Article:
Lt. Col. Michael Lee Lanning reveals the little-known, critical, and heroic role African Americans played in the American Revolution. These soldiers served in integrated units, which didn't happen again until the Korean War, more than 150 years later.
At first, neither George Washington nor the Continental Congress approved of enlisting African Americans in the new army. Nevertheless, blacks—both slave and free—filled the ranks and served in all of the early battles. By the third year of the war, manpower shortages over came prejudices as both the militia and the Continental Army accepted blacks and integrated them into their ranks. Each state approved the integration of blacks differently, but even regiments in the South accepted African Americans in order to maintain their units' fighting strength. Black sailors also saw action in every major naval battle of the Revolution, including members of John Paul Jones's crew aboard the Bonhomme Richard. At least thirteen blacks served in the newly formed U.S. Marine Corps during the war.
The average length of time in service for African Americans during the Revolution was four and a half years—eight times longer than the average period for white soldiers.
Many African Americans, especially escaped slaves, joined British units in exchange for promised liberty. Hundreds served in Lord Dunmore's Loyalist Ethiopian Regiment under the banner "Liberty to Slaves." Other blacks fought in Spanish and French regiments that allied with the Americans against the British. Bravery among African Americans was common-place, as recognized by their commanders and state governments, and is evoked here by the stories of citizen Crispus Attucks at the Boston Massacre, militiaman Price Esterbrook at Lexington Green, soldier Salem Poor at Bunker Hill, and marine John Martin aboard the brig Reprisal.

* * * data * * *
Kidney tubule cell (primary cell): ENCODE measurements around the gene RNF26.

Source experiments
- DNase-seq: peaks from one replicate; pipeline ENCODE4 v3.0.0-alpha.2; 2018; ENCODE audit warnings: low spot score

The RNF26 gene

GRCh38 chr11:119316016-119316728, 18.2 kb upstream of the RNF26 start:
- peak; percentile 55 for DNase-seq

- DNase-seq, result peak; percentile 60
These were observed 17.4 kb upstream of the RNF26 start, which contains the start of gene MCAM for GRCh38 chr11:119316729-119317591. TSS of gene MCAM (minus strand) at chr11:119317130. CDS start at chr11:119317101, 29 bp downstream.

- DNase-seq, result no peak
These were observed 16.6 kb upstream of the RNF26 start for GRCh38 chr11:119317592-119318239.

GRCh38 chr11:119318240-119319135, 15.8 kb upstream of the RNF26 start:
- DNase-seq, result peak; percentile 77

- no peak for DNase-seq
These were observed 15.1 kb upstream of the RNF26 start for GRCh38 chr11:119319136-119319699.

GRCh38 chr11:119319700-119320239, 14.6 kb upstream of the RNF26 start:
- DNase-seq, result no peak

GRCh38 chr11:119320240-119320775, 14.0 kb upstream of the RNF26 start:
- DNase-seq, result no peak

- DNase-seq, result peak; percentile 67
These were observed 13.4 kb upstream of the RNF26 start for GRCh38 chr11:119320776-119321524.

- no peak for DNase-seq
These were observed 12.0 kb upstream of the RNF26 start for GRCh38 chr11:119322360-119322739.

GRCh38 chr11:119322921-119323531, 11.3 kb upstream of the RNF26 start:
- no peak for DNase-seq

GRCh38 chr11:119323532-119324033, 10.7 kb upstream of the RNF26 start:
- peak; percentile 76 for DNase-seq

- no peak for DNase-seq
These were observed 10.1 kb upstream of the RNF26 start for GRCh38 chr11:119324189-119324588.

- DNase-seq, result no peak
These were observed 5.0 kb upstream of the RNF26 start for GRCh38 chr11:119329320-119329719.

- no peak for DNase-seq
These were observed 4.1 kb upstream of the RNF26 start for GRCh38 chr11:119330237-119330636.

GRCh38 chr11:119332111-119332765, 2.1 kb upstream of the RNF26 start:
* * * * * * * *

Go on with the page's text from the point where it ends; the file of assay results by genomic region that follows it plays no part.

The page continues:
In the words of the author, "The daily life of black soldiers, sailors, and marines in the Revolution differed little from that of their white comrades. Though prejudice and discrimination did not evaporate with the first shots at Lexington, black servicemen in the Revolution certainly experienced a marked increase in equality throughout the war. Ultimately, as in every armed conflict, soldiers in the trenches and sailors and marines in the forecastle judged men by their performance rather than the color of their skin as they fought for their country's liberty, their unit's pride, and their mutual survival."
Michael Lee Lanning is the author of The African-American Soldier: From Crispus Attucks to Colin Powell as well as ten other books on military history. He lives in Phoenix, Arizona.